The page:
Boeing's Big Change

This is a partial transcript from Your World with Neil Cavuto, December 1, 2003, that was edited for clarity.

Watch Your World w/Cavuto weekdays at 4 p.m. and 1 a.m. ET.

BRENDA BUTTNER, GUEST HOST: He’s been with the company since 1965. Now Phil Condit of Boeing is going. The CEO of the aerospace giant stepping down in a surprise move Monday. Over the past year, a lot of fingers have been pointed at Boeing for the way it has won some lucrative defense contracts. Condit has not been accused of any wrongdoing, but he says his resignation will be for the better of the company.

Did he leave, or was he forced out? And is this all Boeing needs to get better? Phil Condit joins us now from Chicago along with the man who succeeds him, Harry Stonecipher.

Thanks so much for joining us, both of you, gentlemen.

Mr. Condit, you are leaving, in a surprise move. Nobody had expected it. Why are you leaving?

PHIL CONDIT, OUTGOING BOEING CEO (BA): Well, I think you said it exactly right. I looked at where the company was and how it could best go forward. I have committed almost 40 years of my life to this company. I want to see it succeed. And, my thought was, the best way to move this company forward is for me to step aside, say, OK, that is behind us, now let’s go forward. That’s where I am.

BUTTNER: This was your decision.


BUTTNER: Mr. Stonecipher, you used to be with Boeing for many, many years. You take over during very tough times. The company suffering in nearly all of its core businesses. It faces investigations into illegal activities, into unethical conduct in military contracts. What is your first move?

HARRY STONECIPHER, BOEING PRES. & CEO: First move is to strengthen our reputation with our customer and get the tanker program going. I need to convince all the constituencies that we have that we really are a company with high integrity, our people have great ethical values, and behave that way. And so we need to be sure that we answer every question that is out there. And do it in a way that instills confidence. Because, getting this tanker program going with a whole bunch of naysayers on the sidelines will be a festering thing forever, and, we want to do it right. We want to satisfy people and get on with being the great company that we are.

BUTTNER: And Airbus is about to eclipse you as the world’s largest aircraft maker.

STONECIPHER: The largest civil aircraft maker -- yes. That’s what I hear. And we are still very happy, in fact we are extremely pleased with our commercial airplane business, and as the market turns, we’ll be turning and growing with it. And we’re very pleased with the base we’re starting from.

BUTTNER: Mr. Condit, your resignation comes after the top financial executive was fired. Based on unethical conduct, does this come as a result of any of that?

CONDIT: No, that is one piece in this equation of what are the issues, and how can we put them behind us? But you know, the majority of this company, in fact, is performing extremely well. And that is exactly what I want to get over, is a focus on a small piece that is dragging the company down, get that behind us, and let all this great-performing part really show up.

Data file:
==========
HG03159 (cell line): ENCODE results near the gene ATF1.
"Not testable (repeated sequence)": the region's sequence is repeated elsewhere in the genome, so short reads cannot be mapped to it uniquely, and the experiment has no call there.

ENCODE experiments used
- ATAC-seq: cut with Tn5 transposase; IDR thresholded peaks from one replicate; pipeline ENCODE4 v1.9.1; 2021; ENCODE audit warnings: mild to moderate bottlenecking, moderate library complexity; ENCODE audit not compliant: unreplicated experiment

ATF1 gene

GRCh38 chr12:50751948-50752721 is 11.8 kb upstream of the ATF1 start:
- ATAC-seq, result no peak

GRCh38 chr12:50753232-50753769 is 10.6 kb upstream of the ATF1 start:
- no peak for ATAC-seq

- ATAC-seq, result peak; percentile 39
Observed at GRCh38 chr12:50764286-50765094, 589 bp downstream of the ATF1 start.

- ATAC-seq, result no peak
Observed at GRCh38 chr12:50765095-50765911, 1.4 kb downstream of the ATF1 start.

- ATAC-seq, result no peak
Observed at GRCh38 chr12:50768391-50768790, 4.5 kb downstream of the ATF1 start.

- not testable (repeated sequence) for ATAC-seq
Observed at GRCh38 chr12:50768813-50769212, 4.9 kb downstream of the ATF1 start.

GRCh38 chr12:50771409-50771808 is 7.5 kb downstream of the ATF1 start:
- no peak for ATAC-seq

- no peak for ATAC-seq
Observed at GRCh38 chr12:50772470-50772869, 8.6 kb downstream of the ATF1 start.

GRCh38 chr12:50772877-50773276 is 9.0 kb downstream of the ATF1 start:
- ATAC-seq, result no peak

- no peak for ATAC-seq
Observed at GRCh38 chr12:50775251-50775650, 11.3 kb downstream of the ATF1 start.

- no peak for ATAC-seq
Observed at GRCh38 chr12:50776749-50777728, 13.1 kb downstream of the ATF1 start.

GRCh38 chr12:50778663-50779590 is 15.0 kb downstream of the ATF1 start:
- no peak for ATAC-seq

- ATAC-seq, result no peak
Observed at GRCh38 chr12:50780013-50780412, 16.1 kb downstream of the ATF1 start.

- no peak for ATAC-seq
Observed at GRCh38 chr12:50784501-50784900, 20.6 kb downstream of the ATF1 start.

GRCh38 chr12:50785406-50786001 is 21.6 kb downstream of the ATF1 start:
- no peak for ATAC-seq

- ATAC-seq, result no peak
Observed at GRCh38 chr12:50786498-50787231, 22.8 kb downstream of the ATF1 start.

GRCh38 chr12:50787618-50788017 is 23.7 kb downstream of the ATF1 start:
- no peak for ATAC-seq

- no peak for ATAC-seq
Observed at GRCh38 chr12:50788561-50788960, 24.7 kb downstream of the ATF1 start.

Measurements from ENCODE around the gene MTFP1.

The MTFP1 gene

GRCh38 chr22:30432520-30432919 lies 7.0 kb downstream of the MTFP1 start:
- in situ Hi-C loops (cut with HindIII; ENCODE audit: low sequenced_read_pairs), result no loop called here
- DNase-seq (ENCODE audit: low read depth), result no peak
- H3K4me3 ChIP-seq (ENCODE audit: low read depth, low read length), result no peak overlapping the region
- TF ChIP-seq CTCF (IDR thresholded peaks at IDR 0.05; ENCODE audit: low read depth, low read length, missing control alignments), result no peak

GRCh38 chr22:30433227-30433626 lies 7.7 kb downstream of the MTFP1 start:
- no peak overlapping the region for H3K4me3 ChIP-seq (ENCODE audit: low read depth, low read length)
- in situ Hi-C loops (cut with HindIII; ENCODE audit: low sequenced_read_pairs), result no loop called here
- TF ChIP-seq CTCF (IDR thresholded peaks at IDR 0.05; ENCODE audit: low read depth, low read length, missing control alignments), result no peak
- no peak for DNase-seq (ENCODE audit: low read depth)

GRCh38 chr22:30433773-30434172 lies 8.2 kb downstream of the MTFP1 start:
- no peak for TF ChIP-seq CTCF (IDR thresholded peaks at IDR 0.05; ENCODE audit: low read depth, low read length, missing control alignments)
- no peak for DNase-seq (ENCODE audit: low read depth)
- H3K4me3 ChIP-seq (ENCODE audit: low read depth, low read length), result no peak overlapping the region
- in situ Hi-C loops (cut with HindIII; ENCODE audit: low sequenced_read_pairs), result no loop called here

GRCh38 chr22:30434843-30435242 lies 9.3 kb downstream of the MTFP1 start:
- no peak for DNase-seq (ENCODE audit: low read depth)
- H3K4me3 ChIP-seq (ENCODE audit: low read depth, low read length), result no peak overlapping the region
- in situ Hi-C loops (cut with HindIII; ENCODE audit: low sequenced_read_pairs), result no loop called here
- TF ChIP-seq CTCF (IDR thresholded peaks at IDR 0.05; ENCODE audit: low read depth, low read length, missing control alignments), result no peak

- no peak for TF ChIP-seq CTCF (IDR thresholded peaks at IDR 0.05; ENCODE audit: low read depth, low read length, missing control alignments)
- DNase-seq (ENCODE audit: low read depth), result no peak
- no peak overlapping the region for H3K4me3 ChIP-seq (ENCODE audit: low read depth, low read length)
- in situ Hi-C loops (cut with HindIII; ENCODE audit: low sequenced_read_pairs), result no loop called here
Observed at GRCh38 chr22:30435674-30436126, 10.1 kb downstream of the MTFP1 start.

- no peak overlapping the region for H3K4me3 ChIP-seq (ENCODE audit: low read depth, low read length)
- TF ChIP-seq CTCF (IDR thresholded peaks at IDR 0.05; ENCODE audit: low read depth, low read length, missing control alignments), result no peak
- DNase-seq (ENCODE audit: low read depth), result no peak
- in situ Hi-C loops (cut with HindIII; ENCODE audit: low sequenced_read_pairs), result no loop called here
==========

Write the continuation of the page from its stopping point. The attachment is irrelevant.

BUTTNER: But under your tenure, though, the Pentagon did punish Boeing for stealing trade secrets from Lockheed Martin?

CONDIT: There was an incident with the EEOV, occurred in 1997, in which there were documents brought by an employee from Lockheed Martin. We have taken action, in fact we took it right then. We have continued to take action. But, you know, those are the kinds of things we want to get behind us, because they are in fact behind us.

BUTTNER: All right. It has hurt, though, your business?

CONDIT: It hasn’t hurt the business as much as it has hurt the reputation. And we are proud of the reputation of this company and we want it to be stronger. That is what both Harry and I are committed to.

BUTTNER: And Mr. Stonecipher, how do you get over that kind of business loss?

STONECIPHER: Business loss, you mean, reputation loss or business loss? You’re talking about the...

BUTTNER: That was both. I mean, you lost reputation and you lost business from the government.

STONECIPHER: But, you know, we are a very large and successful company, I might add, and, yes, it hurts, it hurts a little bit. But we have lost a lot bigger contracts. And we’ll get on to the next one. We wanted to do the right thing with this thing. As Phil said, we fired the people back when it happened. And unfortunately, we say the company did something wrong, it is that the company’s policies and procedures are really pretty darned good. It is having people who violate them that gets us in trouble, and dealing with that is what you have to do. Because it really besmirches the reputation of the company and doesn’t make the employees feel too good about it, either.

BUTTNER: Well, this month a proposed commercial jet is going to be considered for development. How do you stand on that?

STONECIPHER: Oh, I think it is a great idea. I think we need a new airplane program and I think the guys have done a good job, a very thoughtful job and they’re going to be bringing it to the board. And I’m going to be right there beside them helping them present the thing to the board.

BUTTNER: So you back it?

STONECIPHER: Absolutely.


STONECIPHER: Does that surprise you, you said OK?


BUTTNER: No -- well, I mean, it was rather controversial. So I wanted to get your take on that. All right. Thank you both very much, gentlemen, we appreciate your appearing with us and your insights.



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